The articulated truck concept has enjoyed some success in recent years. The ability to eliminate the need to operate a two truck system – with a counterbalanced machine working outside and feeding a reach truck inside the store or warehouse – has won converts among 3PLs, retailers and manufacturers.
Narrow Aisle’s sales and marketing director John Maguire reckons financial savings of up to 50 per cent are possible.
He points out that articulated trucks also offer space saving advantages. For instance, Narrow Aisle’s G4 is capable of working in aisles as narrow as 1642mm wide at sites where Euro pallets are stored or 1762mm wide at facilities which use standard UK pallets. The reduction in aisle widths means the Flexi can create up to 30 per cent more storage capacity in any warehouse in comparison to a conventional reach truck.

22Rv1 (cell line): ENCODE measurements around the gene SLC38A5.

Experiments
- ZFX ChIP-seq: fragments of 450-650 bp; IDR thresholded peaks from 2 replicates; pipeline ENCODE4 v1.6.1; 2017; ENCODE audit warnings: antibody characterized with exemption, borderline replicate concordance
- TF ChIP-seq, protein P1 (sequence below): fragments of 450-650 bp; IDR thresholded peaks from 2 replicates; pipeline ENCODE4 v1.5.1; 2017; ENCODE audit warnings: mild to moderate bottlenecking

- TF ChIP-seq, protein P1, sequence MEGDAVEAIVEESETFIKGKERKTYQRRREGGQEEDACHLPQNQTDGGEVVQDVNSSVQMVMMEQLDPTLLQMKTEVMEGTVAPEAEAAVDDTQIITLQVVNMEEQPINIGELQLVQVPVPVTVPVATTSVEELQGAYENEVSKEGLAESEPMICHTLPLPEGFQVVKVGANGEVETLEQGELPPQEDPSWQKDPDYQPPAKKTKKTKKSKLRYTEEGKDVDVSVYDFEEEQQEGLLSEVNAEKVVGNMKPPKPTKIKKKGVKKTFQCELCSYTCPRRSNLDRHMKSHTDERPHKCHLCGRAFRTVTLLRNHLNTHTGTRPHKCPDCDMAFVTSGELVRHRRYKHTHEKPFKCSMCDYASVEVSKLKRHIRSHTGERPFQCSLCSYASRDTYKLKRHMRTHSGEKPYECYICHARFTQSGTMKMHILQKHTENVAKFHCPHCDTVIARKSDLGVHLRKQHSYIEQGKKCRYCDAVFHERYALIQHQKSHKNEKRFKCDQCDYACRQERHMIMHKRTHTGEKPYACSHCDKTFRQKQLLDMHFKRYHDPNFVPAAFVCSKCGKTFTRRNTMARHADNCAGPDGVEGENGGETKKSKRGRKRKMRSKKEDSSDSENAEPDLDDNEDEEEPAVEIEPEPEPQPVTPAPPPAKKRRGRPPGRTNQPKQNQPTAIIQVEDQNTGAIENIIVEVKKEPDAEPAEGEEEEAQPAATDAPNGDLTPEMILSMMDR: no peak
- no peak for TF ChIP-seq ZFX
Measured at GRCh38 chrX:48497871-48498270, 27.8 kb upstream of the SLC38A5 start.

However, Maguire stresses that successful warehousing has to strike a balance between productivity and safety. The safety of order pickers working in the aisles at the same time as trucks is likely to become an increasingly central issue.
“Everyone – particularly retailers – wants less inventory in store so the amount of break-bulk and ground level picking of single items is growing fast. This means our customers must pick from more SKUs so they need more ground level locations for efficiency and, at the same time they do not want to invest in more expensive warehouse space.
“Because of its design, the Flexi is suited to working in narrower aisles alongside order picking staff without creating a health and safety issue, whereas traditional warehouse products such as guided VNA machines and man-up combis are not.
“In its elevated position a man-up Combi VNA truck might lift the operator 10 metres in the air, but if you have someone in the same aisle order picking at ground level there is always the risk of the combi operator not seeing the order picker or worker below.”